Illegal U.S. wars where soldiers and their state commit crimes against humanity is the place of combat where women now have won the “right to serve.”

There is another side to those who go to combat. Some believe that they will be protecting their country and act from a personal calling or commitment to serve the greater good, even at the risk of their own lives.  People who act from a genuine commitment to serve and protect are the kind of people who become firefighters or who travel miles and days to help rescue victims of floods.  For them service is like a calling.  In Iraq and Afghanistan, many have found that random and preventive killing (murder) and home destruction is what is expected of them.  That is why so many men in combat have become Conscientious Objectors or have simply deserted. Will we soon see an increase in women deserters from combat and the military when they face the heinous acts they are trained to commit and expected to carry out?

By being admitted into combat women have won the opportunity to have their empathy kicked out of them in training which is where post traumatic stress disorder really begins. It is military induced. With their empathy suppressed, they too will kill indiscriminately and without remorse. For that they too will be thanked by patriotic Americans as they go through airports in their military fatigues.  Men of every generation know that they have breached the limits of their humanity when they kill in combat. The military pushed them there. Soldiers themselves refer to that harm as “loss of soul.” Now women will be pushed over that edge too.  And for what?

The official entry of women into combat, considered by many to be an “opportunity,” brings us face-to-face with the limits of equality.  The opportunity to engage in their country’s war crimes, to commit crimes against humanity, to go through combat training until they have their empathy kicked out of them and can face combat without remorse. It is equality to exercise ruthless violence and heinous acts of degradation against the people who are invaded and occupied by the United States. That is the story of one male revolution after another. Witness Egypt today.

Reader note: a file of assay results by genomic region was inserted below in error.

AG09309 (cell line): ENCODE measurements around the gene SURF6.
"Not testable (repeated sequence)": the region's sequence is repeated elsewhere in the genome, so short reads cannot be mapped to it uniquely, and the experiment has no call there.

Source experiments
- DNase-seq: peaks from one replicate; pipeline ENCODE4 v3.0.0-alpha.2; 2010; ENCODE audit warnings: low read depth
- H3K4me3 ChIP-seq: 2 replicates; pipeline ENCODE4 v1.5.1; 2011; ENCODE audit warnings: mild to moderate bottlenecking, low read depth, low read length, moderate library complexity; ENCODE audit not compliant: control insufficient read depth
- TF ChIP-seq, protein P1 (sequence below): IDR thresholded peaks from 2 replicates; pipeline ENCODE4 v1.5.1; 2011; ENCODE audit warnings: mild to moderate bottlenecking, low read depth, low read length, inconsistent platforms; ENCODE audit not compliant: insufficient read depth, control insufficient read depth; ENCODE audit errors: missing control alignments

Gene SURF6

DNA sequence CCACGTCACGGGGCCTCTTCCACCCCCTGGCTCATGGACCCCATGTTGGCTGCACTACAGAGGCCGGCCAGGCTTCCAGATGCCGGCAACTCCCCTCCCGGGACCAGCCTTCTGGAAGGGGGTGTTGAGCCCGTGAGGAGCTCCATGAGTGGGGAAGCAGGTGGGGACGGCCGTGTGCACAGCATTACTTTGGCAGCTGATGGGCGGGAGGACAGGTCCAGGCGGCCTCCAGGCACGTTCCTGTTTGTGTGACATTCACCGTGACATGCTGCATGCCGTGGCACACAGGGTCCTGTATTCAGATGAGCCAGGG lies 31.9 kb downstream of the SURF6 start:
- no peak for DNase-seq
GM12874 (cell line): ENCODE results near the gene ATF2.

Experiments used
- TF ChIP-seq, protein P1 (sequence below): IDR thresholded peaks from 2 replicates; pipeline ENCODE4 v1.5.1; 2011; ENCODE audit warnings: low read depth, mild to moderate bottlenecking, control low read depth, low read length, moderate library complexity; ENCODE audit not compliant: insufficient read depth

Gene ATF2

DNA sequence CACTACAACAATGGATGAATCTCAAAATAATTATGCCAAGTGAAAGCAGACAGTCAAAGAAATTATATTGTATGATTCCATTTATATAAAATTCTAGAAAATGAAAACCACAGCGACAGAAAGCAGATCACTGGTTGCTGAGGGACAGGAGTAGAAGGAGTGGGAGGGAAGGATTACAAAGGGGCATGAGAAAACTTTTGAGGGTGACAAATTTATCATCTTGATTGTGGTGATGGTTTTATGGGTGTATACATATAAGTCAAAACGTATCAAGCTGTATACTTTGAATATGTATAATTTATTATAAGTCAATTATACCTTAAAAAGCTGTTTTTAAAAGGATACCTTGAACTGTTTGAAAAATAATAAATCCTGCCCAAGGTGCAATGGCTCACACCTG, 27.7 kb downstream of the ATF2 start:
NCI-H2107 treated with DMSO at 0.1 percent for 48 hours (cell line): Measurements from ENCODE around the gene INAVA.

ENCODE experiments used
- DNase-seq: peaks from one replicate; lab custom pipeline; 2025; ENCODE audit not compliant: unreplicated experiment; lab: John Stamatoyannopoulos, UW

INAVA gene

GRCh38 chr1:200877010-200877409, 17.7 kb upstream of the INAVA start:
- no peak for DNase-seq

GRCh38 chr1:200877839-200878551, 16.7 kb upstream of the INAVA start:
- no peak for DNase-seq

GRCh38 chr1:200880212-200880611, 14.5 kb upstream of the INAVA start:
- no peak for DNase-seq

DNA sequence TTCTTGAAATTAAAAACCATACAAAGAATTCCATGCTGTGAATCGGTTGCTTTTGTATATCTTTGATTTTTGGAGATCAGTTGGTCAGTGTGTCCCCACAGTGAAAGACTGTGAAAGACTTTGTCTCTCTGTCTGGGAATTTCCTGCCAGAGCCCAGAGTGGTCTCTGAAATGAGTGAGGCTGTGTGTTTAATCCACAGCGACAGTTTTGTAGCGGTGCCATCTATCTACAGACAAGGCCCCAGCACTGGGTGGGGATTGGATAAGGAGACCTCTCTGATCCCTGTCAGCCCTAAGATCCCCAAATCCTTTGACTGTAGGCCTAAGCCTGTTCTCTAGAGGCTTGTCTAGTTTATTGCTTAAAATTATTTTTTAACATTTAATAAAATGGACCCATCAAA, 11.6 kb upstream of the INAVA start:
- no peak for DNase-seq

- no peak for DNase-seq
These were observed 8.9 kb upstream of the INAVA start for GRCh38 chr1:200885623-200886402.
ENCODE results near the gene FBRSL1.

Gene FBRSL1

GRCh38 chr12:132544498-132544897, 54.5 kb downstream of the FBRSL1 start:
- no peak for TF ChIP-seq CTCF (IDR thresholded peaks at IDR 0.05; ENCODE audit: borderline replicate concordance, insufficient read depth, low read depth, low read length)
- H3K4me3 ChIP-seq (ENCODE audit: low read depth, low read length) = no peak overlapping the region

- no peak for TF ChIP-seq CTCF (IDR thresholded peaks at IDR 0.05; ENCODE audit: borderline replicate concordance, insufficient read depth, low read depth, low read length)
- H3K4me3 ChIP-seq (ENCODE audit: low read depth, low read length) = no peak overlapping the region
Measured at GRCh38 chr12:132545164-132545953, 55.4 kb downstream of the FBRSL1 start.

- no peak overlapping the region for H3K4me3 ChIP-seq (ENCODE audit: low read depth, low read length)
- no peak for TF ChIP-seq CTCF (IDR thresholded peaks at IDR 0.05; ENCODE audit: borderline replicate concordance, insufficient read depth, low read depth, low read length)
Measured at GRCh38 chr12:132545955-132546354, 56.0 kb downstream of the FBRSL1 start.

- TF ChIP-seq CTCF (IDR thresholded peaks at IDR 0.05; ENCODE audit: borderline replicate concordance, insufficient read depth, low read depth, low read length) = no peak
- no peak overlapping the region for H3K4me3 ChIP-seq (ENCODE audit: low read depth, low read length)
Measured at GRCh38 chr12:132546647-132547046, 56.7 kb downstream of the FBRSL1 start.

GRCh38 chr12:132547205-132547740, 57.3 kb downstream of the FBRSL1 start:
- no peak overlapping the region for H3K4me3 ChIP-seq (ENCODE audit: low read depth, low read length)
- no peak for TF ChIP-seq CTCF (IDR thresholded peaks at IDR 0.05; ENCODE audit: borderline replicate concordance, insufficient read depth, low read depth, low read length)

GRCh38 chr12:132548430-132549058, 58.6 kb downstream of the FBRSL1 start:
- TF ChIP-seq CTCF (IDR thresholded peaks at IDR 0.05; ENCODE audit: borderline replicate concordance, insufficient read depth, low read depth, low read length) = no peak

The masculine power of the U.S. military, or any other male dominated institution, requires of those to whom they admit to full equality that they collude with and carry out the acts that enforce American domination through aggression. Male protection which ultimately turns to harm against women and children has been one of the justifications for the military and violent masculinity.  It’s more than a long shot to think that the presence of women in combat could become a step in breaking the delusion of male protection.  More likely the military will intensify its masculinization of women, grudgingly drawing them into the brotherhood of killers.

I’d rather bring to American women who are thinking of signing up for combat the words of CODEPINK’s Medea Benjamin who, when it was announced that the US military is now open to gays, said “Now that you can, DON’T!”

Kathleen Barry, Professor Emerita, is a feminist human rights activist and sociologist.  Her books include Female Sexual Slavery which led to the global movement against trafficking in women and Prostitution of Sexuality: Global Exploitation of Women which led to the movement for the abolition of prostitution. Her most recent book is Unmaking War, Remaking Men. (Phoenix Rising Press of SR in the US, Spinifex in Australia, Women Unlimited in India).

 

Endnotes


[i] U.S. Department of Defense. (Defense Department Expands Women’s Combat Role By Claudette Roulo American Forces Press Service  http://www.defense.gov/News/NewsArticle.aspx?ID=119098)

[ii]  http://servicewomen.org/wp-content/uploads/2012/02/FinalDoDWISfeb9statement.pdf

[iii]  http://servicewomen.org/wp-content/uploads/2012/02/FinalDoDWISfeb9statement.pdf

[iv] Kathleen Barry, Unmaking War, Remaking Men, Phoenix Rising Press, 2011